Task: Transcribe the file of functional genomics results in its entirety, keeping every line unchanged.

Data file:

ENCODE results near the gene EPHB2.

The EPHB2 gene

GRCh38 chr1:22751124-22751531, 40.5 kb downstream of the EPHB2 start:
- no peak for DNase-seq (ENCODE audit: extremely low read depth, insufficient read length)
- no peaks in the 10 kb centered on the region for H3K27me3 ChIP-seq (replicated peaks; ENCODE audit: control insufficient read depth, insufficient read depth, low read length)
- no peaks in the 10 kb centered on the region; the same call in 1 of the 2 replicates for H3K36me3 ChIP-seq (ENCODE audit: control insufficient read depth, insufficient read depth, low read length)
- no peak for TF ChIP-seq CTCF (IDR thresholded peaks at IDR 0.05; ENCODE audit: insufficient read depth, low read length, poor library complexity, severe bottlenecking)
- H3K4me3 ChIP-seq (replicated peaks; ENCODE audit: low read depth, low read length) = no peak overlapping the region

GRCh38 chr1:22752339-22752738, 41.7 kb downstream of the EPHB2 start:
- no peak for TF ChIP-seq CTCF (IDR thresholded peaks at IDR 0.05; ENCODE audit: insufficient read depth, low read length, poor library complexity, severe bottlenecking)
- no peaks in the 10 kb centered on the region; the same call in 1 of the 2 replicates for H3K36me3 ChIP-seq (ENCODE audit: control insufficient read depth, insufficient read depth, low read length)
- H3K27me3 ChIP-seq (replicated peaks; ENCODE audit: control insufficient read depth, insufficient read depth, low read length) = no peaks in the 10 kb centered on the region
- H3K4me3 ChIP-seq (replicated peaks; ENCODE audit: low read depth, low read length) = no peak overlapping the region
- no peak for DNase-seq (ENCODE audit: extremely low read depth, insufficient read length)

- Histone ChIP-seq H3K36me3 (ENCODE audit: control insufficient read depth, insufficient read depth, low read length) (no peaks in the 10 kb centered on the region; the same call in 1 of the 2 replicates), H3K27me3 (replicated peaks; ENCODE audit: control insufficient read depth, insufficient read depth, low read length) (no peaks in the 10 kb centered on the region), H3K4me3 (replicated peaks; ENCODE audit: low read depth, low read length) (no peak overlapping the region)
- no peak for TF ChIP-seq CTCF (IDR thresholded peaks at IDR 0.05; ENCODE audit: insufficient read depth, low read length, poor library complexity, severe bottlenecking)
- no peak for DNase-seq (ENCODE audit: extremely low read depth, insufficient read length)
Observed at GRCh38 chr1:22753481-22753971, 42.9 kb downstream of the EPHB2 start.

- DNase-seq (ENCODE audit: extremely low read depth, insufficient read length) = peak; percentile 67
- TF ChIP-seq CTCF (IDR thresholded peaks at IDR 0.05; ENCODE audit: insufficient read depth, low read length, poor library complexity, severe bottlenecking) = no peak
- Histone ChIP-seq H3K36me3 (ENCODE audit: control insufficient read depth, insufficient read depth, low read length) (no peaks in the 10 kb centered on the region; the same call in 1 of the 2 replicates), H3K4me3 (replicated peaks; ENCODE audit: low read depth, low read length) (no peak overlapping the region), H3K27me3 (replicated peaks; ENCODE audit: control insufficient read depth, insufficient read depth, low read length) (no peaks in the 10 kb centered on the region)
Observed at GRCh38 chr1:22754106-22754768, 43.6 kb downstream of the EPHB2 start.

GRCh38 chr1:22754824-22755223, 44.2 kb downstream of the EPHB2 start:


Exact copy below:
ENCODE results near the gene EPHB2.

The EPHB2 gene

GRCh38 chr1:22751124-22751531, 40.5 kb downstream of the EPHB2 start:
- no peak for DNase-seq (ENCODE audit: extremely low read depth, insufficient read length)
- no peaks in the 10 kb centered on the region for H3K27me3 ChIP-seq (replicated peaks; ENCODE audit: control insufficient read depth, insufficient read depth, low read length)
- no peaks in the 10 kb centered on the region; the same call in 1 of the 2 replicates for H3K36me3 ChIP-seq (ENCODE audit: control insufficient read depth, insufficient read depth, low read length)
- no peak for TF ChIP-seq CTCF (IDR thresholded peaks at IDR 0.05; ENCODE audit: insufficient read depth, low read length, poor library complexity, severe bottlenecking)
- H3K4me3 ChIP-seq (replicated peaks; ENCODE audit: low read depth, low read length) = no peak overlapping the region

GRCh38 chr1:22752339-22752738, 41.7 kb downstream of the EPHB2 start:
- no peak for TF ChIP-seq CTCF (IDR thresholded peaks at IDR 0.05; ENCODE audit: insufficient read depth, low read length, poor library complexity, severe bottlenecking)
- no peaks in the 10 kb centered on the region; the same call in 1 of the 2 replicates for H3K36me3 ChIP-seq (ENCODE audit: control insufficient read depth, insufficient read depth, low read length)
- H3K27me3 ChIP-seq (replicated peaks; ENCODE audit: control insufficient read depth, insufficient read depth, low read length) = no peaks in the 10 kb centered on the region
- H3K4me3 ChIP-seq (replicated peaks; ENCODE audit: low read depth, low read length) = no peak overlapping the region
- no peak for DNase-seq (ENCODE audit: extremely low read depth, insufficient read length)

- Histone ChIP-seq H3K36me3 (ENCODE audit: control insufficient read depth, insufficient read depth, low read length) (no peaks in the 10 kb centered on the region; the same call in 1 of the 2 replicates), H3K27me3 (replicated peaks; ENCODE audit: control insufficient read depth, insufficient read depth, low read length) (no peaks in the 10 kb centered on the region), H3K4me3 (replicated peaks; ENCODE audit: low read depth, low read length) (no peak overlapping the region)
- no peak for TF ChIP-seq CTCF (IDR thresholded peaks at IDR 0.05; ENCODE audit: insufficient read depth, low read length, poor library complexity, severe bottlenecking)
- no peak for DNase-seq (ENCODE audit: extremely low read depth, insufficient read length)
Observed at GRCh38 chr1:22753481-22753971, 42.9 kb downstream of the EPHB2 start.

- DNase-seq (ENCODE audit: extremely low read depth, insufficient read length) = peak; percentile 67
- TF ChIP-seq CTCF (IDR thresholded peaks at IDR 0.05; ENCODE audit: insufficient read depth, low read length, poor library complexity, severe bottlenecking) = no peak
- Histone ChIP-seq H3K36me3 (ENCODE audit: control insufficient read depth, insufficient read depth, low read length) (no peaks in the 10 kb centered on the region; the same call in 1 of the 2 replicates), H3K4me3 (replicated peaks; ENCODE audit: low read depth, low read length) (no peak overlapping the region), H3K27me3 (replicated peaks; ENCODE audit: control insufficient read depth, insufficient read depth, low read length) (no peaks in the 10 kb centered on the region)
Observed at GRCh38 chr1:22754106-22754768, 43.6 kb downstream of the EPHB2 start.

GRCh38 chr1:22754824-22755223, 44.2 kb downstream of the EPHB2 start: